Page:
Leaving Grandas de Saline this morning for Fonsegrada  – a good 25 km hike – our group of pilgrims spotted a familiar face. It was Frans from the Czech Republic, cheerful as ever and still going his pace. 

He arrived at the Albergue the previous night at 9 pm as most of the other pilgrims were getting ready for bed. For the past two days we had been wondering about him. The guy is amazing, limping, red-faced, his back hurting. If he has made it so far I’m sure he will manage the remaining 160 km to Santiago. Its amazing what will power and a positive mindset can do. I call him the hero of the day.


Frans – our hero of the day

Compared to the previous stages, the route to Fonsegrada is a relatively easy walk, taking us from the province of Asturias to Galicia. In Asturias the Camino scallop shell, that serves as the route marker along with the yellow arrow has the longest line of the shell pointing to Santiago with all the other lines symbolising the different routes on the St. James Way. In Galicia the shell points in the other direction which is sometimes confusing.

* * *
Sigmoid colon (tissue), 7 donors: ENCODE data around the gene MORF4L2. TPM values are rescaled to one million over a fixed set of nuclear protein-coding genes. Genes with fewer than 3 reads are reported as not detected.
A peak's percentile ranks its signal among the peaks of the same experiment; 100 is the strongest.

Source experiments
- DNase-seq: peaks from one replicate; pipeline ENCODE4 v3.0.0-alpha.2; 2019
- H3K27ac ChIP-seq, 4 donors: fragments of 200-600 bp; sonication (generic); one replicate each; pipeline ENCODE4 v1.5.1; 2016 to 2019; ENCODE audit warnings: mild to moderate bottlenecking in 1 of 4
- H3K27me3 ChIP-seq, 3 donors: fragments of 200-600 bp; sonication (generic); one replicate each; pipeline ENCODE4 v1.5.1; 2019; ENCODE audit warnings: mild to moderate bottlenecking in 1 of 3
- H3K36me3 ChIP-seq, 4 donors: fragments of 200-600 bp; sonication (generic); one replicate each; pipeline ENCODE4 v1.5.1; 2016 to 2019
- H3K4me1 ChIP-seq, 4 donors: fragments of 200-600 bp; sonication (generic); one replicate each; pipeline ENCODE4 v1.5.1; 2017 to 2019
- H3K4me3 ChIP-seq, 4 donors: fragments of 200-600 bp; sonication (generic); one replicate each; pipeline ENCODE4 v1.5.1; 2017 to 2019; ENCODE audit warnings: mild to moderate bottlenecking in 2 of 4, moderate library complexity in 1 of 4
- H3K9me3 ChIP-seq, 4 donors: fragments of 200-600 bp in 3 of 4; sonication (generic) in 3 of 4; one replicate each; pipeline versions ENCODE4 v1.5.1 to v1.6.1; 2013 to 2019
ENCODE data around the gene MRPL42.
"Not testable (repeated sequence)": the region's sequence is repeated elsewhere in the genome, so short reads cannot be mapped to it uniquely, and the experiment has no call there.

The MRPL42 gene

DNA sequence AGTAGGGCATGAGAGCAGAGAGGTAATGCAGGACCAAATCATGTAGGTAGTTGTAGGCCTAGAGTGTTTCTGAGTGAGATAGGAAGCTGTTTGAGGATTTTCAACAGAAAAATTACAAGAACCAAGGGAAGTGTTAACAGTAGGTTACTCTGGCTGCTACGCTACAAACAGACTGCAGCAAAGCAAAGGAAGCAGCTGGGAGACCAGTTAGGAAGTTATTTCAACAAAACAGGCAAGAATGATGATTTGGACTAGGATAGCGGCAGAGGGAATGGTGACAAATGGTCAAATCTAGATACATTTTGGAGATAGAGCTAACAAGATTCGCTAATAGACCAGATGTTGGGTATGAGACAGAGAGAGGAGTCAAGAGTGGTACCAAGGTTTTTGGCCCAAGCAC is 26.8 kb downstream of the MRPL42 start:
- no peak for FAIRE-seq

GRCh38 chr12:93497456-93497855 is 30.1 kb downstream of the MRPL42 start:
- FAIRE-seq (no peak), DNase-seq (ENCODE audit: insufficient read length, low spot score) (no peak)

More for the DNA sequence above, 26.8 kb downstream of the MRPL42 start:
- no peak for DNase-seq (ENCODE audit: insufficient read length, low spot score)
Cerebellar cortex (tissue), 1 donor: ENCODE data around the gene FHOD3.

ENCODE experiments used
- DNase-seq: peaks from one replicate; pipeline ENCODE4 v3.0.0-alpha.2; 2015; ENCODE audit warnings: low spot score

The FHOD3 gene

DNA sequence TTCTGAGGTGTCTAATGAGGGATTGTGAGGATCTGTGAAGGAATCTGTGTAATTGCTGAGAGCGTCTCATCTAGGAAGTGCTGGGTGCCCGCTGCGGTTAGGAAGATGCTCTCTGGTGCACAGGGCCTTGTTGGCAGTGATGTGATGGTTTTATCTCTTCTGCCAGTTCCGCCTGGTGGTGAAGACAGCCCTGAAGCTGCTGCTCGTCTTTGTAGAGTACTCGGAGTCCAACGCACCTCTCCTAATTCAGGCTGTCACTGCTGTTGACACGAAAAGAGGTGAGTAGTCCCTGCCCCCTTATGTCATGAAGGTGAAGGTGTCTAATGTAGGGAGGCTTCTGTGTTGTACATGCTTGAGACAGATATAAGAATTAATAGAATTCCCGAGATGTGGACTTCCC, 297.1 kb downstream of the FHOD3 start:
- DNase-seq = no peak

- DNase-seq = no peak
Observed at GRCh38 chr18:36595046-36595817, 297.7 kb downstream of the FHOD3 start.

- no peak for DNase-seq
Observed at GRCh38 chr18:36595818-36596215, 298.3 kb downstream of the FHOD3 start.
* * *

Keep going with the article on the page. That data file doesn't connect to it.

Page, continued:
The scallop shell in Asturias

For the past few days I’ve been walking with Patricia from Germany. She has walked the Camino three times and she is an excellent help as she speaks fluent Spanish. Every morning at the start of our walk and climbing another steep hill I hear her mumbling: ‘This is my last Camino!’ Well I’ve taken a bet with her that she will be walking again.

 The Camino is challenging physically and mentally but it gives so much on so many levels.
Reino Gevers – coach, trainer, author